5] In addition, Kugel rejects literary approaches to the Bible. Already in his work on the Biblical Poetry, he presented literary methods as a modern construct based on human subjectivity having little in common with a fixed Divine meaning. Kugel based himself on Herder studies of the primitive Hebrew approach. Since Kugel’s own doctorate is in modern literary criticism and his immense sensitivity to the literary voice of a text, many people mistakenly thought he was an advocate of literary approaches to the Bible. Most scholars not only find the Bible a great work, but also the epic of Gilgamesh is fine literature. Kugel’s rejection of literary methods is the innovation, not his use of Biblical criticism.
5] The last chapter on the potential for revelation did not alleviate anything because it did not understand revelation. Theories of revelation answer how a Divine can reveal in a naturalistic order. But acceptance of revelation is not pixie dust to magically wave over a human document. Traditional theories of revelation assume a Divine in the content – that there must be a supreme content greater than other books, a verbal content, a historical transformative content or an experiential moment of communion with God. Even the most liberal Protestant theories of revelation such as Tillich assumes that the Bible is not counter to reason, rather the Bible is revelation since it offers answers to our ultimate concerns and presents models of highest ideals. For Tillich, it may be written by humans but the revelation is the model of our highest ideals. One cannot treat the Bible as primitive and then call it revelation. Revelation must transcend its context. For Rosenzweig, revelation is our love relationship with God that transcends our finitude and teaches us that “love is stronger than death.”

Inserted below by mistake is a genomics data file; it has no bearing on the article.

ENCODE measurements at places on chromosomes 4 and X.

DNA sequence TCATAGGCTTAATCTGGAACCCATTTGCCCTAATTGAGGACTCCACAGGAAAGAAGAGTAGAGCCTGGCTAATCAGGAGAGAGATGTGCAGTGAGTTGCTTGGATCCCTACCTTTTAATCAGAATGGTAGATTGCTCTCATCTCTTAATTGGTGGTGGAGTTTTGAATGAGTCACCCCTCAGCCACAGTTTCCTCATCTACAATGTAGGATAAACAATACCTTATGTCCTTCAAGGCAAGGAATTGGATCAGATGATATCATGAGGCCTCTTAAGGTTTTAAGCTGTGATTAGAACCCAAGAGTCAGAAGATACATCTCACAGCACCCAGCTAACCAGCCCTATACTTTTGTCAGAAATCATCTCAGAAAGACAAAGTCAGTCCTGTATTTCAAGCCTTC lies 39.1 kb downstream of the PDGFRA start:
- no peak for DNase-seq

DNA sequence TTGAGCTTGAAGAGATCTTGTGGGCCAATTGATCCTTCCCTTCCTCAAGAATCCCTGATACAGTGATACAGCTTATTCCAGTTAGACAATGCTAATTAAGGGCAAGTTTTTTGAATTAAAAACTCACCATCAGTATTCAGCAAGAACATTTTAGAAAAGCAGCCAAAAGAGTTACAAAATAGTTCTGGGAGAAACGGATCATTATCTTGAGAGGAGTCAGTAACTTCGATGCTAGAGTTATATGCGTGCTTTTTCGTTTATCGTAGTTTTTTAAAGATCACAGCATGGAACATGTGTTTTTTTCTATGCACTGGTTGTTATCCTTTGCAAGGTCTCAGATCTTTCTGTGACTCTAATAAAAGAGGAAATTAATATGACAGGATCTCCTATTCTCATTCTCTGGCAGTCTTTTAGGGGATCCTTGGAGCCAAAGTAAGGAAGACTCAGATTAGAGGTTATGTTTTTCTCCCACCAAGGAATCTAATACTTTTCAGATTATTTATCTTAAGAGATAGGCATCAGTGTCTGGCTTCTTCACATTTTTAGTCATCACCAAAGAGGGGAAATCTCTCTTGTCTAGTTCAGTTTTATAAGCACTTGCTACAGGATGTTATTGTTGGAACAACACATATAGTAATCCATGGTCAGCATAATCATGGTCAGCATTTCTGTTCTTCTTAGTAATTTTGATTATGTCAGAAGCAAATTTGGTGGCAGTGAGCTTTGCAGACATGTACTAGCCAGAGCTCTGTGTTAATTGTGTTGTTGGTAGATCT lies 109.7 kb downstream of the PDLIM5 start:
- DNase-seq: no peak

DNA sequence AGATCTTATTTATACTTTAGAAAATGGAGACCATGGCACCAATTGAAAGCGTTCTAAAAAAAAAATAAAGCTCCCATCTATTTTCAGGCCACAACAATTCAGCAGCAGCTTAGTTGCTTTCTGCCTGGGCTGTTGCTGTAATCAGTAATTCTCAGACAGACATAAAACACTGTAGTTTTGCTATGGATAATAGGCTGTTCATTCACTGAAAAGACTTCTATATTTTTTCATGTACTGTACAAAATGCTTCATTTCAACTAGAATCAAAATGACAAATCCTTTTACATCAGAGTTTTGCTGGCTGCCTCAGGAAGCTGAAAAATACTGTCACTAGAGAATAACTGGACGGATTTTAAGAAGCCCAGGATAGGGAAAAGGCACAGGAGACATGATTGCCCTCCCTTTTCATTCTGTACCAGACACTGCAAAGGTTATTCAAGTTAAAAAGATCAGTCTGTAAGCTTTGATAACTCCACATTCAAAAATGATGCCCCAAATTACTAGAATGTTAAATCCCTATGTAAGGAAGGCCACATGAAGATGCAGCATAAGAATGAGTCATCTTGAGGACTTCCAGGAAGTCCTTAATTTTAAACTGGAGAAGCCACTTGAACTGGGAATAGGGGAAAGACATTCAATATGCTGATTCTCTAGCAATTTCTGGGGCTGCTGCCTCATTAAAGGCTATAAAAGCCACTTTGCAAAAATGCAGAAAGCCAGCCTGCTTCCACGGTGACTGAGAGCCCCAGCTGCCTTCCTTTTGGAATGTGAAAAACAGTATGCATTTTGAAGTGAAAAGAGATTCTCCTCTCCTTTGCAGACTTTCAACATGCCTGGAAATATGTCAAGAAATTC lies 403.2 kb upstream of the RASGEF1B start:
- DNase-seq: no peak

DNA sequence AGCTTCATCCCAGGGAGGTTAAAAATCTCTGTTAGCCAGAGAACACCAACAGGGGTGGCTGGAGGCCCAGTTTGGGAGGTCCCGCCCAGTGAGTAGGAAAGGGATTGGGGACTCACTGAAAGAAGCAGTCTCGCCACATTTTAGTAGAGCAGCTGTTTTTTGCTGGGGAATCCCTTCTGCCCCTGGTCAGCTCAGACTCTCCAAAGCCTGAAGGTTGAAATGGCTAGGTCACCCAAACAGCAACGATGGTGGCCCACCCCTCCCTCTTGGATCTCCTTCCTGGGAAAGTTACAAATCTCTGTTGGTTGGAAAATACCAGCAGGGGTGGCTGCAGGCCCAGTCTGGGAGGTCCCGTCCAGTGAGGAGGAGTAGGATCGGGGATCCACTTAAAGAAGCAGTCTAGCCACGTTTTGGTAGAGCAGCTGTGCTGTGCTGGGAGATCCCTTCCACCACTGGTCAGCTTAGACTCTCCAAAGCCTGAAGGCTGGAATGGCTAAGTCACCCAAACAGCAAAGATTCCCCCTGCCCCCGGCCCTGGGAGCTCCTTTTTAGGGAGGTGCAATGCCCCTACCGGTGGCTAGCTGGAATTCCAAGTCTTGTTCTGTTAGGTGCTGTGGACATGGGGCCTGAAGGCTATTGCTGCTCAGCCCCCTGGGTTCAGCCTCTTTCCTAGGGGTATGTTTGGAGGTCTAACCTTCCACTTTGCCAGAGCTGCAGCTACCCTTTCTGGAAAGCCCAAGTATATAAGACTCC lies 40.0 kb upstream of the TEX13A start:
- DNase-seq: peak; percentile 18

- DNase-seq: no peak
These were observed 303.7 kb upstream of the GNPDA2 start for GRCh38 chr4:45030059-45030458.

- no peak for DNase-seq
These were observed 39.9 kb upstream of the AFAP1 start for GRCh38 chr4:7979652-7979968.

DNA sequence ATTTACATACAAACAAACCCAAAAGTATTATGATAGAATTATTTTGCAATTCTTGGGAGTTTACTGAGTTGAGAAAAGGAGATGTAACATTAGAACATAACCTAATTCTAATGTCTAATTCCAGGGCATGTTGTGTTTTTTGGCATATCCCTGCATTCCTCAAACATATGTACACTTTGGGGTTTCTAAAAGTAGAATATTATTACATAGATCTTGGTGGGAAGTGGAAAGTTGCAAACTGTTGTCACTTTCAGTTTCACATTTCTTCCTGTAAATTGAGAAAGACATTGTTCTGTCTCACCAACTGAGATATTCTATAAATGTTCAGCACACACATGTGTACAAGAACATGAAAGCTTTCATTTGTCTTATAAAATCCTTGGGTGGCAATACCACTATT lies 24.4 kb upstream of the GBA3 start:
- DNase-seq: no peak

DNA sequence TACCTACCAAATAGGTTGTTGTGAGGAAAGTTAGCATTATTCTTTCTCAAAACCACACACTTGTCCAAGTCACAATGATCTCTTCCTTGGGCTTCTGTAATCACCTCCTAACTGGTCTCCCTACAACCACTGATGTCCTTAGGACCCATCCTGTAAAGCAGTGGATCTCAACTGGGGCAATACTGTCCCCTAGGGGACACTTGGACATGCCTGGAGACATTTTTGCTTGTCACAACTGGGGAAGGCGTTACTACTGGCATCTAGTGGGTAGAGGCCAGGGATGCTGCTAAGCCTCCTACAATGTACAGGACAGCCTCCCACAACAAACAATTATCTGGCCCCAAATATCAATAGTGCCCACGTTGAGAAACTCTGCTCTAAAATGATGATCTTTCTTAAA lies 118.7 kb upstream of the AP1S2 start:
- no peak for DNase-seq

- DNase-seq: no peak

6] Most scholars who teach the Akkadian documents and archeology together with the Bible call themselves scholars of “Israelite Religion.” They do see a disjunctive between Israelite religion and later Judaism but they in turn respect their boundaries and do not offer up advice on Judaism or the Hebrew Bible.
I am not sure if this is completely analogous but those who teach Icelandic sagas and their use in English literature are not considered Shakespearean scholars.
7] Finally, to return to the NYT article. If one is unmasking the Bible then one is not teaching how to read it and if one is teaching the Bible then it is within a context of history, theology, and culture- from liberal to fundamentalist. The NYT called out that he wants to be both skeptic and defender of the Bible in the same breath.
Another question: why did this book wake up Orthodoxy from their dogmatic slumbers more than other works? Why are Orthodox still interested in the book?
1] It could be that just be that he speaks in Orthodox synagogues whereas Levenson and Knohl do not.
2] Or it could be that Kugel is tapping into a skeptical streak in the community, that appreciates his message. An audience with an inner skeptical voice that does not know or have patience with liberal theology. His slaughtering of sacred cows is the zero sum dichotomy that the community understands.